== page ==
Judge Brooke Wells, back from her vacation, has signed the Order Granting Stipulation Regarding Certain Scheduling Deadlines [PDF] proposed by the parties in SCO v. IBM, making a few minor changes in the schedule that we told you about earlier.
I think perhaps she's doing the easy stuff first, like this order and the one denying SCO's motion to strike, and saving the more complex IBM
Motion to Limit SCO's Claims Relating to Allegedly Misused Material until she can seriously research and think it through. I doubt the issue is so much whether or not SCO obeyed the court's orders as it is about what should the court do about it now. Meanwhile, I'm researching SCO's Motion for In Camera Review of Allegedly Privileged Documents . I'm unclear why SCO approached the matter the way it did, unless it's just more gaming for delay.
I've been researching and thinking for three days now, and while doing so, I came across this reminder of what is supposed to happen, the Attorneys' Planning Report and Proposed Scheduling Order [PDF] from July, 2003. Remember when SCO mailed IBM a motion and IBM didn't get it a couple of days later? Here's what SCO wrote about it in their reply memorandum in support of the motion, after IBM complained about not receiving the motion from SCO and as a result having to file a memorandum in opposition without having the opportunity to read the motion:
As to service, counsel for SCO mailed the motion and declaration from Utah on Monday, so that IBM's counsel would receive the materials in Utah on Tuesday. In similar manner, IBM mailed its reply brief and declarations last week, as well as its opposition brief yesterday, to counsel for SCO.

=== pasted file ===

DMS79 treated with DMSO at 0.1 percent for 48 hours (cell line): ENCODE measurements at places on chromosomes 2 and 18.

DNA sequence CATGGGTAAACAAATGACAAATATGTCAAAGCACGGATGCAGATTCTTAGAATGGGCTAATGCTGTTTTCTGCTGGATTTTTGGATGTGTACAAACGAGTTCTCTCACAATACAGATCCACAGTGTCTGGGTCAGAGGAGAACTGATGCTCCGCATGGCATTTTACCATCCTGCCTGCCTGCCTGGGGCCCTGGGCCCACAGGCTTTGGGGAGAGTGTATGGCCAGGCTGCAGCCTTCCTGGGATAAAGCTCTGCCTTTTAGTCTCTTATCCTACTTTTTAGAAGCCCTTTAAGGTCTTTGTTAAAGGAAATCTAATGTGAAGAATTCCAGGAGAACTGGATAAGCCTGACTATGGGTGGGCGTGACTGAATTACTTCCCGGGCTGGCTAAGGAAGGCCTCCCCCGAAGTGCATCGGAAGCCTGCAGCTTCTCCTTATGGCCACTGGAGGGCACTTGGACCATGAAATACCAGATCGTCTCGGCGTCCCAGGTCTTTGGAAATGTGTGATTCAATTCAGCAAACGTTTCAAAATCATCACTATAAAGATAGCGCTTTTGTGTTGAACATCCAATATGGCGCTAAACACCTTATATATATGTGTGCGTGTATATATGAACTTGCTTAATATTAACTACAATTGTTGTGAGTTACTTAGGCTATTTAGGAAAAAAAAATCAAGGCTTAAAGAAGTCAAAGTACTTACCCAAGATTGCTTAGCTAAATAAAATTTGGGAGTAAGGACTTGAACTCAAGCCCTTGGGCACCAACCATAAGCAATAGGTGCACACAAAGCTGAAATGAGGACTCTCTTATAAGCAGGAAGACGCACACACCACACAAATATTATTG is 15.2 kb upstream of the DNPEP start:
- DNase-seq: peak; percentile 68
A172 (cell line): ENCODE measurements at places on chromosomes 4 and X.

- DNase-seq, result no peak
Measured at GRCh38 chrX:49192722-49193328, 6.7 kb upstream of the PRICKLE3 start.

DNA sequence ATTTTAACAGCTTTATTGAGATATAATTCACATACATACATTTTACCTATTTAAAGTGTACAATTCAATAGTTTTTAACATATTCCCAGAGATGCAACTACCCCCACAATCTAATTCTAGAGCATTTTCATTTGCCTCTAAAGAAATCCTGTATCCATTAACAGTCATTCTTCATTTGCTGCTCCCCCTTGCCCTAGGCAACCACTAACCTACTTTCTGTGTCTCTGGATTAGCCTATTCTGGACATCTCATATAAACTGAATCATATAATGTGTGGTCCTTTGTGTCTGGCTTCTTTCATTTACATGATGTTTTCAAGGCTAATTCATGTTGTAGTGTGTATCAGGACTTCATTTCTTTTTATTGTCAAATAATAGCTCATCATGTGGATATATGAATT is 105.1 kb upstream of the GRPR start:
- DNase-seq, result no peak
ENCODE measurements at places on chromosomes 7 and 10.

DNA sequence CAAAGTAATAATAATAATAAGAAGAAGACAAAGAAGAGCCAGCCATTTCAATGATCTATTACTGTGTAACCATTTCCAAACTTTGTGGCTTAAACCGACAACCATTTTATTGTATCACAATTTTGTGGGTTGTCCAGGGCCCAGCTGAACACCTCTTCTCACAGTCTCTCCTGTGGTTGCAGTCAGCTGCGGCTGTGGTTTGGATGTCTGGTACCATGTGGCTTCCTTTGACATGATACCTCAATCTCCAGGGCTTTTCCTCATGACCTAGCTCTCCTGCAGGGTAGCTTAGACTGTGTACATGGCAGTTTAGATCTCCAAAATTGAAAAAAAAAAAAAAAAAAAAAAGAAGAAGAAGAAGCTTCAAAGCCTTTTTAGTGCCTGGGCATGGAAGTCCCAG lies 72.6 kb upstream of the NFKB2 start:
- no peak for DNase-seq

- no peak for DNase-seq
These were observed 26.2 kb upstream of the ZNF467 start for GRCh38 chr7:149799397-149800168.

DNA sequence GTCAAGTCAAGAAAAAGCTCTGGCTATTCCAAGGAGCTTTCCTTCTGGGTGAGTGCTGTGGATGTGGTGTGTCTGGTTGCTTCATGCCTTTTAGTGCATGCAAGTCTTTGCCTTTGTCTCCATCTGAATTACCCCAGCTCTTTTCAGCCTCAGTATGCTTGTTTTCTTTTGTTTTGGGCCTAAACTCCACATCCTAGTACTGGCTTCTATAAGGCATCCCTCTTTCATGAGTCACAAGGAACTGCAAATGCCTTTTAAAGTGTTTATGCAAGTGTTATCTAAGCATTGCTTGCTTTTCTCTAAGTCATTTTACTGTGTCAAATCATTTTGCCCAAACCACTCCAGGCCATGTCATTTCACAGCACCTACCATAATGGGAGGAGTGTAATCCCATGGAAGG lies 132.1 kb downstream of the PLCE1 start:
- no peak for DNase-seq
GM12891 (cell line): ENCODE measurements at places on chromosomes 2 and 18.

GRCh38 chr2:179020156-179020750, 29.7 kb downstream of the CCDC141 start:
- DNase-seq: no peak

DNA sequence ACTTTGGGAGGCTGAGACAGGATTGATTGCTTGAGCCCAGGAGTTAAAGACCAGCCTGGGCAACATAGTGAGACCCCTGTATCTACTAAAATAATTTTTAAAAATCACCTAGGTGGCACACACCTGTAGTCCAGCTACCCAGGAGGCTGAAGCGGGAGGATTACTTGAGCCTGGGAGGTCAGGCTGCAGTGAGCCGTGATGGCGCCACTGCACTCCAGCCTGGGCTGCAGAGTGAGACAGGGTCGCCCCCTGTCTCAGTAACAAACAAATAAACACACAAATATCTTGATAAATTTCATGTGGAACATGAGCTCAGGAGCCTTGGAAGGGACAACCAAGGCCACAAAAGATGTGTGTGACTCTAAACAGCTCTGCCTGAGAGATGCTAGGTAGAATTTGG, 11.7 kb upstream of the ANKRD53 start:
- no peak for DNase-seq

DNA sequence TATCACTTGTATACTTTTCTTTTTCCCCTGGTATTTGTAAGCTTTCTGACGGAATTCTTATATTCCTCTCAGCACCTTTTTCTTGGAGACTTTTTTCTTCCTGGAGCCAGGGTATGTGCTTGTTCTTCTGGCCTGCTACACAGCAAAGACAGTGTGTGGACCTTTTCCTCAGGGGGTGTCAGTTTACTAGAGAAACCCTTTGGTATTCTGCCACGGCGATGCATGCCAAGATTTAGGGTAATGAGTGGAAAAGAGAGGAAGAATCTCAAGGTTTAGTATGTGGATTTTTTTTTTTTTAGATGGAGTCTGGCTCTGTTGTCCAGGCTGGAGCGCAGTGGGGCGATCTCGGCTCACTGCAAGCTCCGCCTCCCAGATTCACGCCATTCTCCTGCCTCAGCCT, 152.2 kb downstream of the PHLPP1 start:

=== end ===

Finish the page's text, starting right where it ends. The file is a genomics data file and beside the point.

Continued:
Notice how the parties agreed to serve the other side in the stipulated Attorneys Planning Report:
Papers may be served upon a designated attorney for each party, either by hand, by overnight mail, by facsimile, or by e-mail with a PDF attachment, as needed. When service is effected by any method other than by hand, three additional calendar days shall be added to the response time, if any, pursuant to Rule 6(e).
As you see, snail mail is not an option. So, once again, from all I can see, it appears we have yet another technical foul by SCO.
And for those of you who have sent me email asking how a person is supposed to conduct himself at depositions or at a trial, here you go, instructions from a law firm I stumbled across during my research.
IN THE UNITED STATES DISTRICT COURT
FOR THE DISTRICT OF UTAH
THE SCO GROUP, INC.
INTERNATIONAL BUSINESS MACHINES CORPORATION,
ORDER GRANTING STIPULATION
Case No. 2:03CV0294DAK
Honorable Dale A. Kimball
Magistrate Judge Brooke C. Wells
The stipulation of the parties having been considered and with good cause
IT IS HEREBY ORDERED that the scheduling deadlines set forth in the Court's
Order dated March 20, 2006, and certain other deadlines set forth in the
Court's Scheduling Order dated July 1, 2005 are extended as follows:
|Initial Expert Reports|| May 19, 2006 |
|Opposing Expert Reports|| June 16, 2006 |
|Rebuttal Expert Reports|| July 14, 2006 |
|Final Deadline for Expert Discovery|| July 24, 2006 |
|Dispositive Motions || August 4, 2006 |
|Oppositions to Dispositive Motions || September 8, 2006 |
|Reply Briefs on Dispositive Motions || October 6, 2006 |
All other deadlines in the July 2005 Order shall remain in force and effect.
DATED this 15th day of May, 2006.
MAGISTRATE JUDGE BROOKE C. WELLS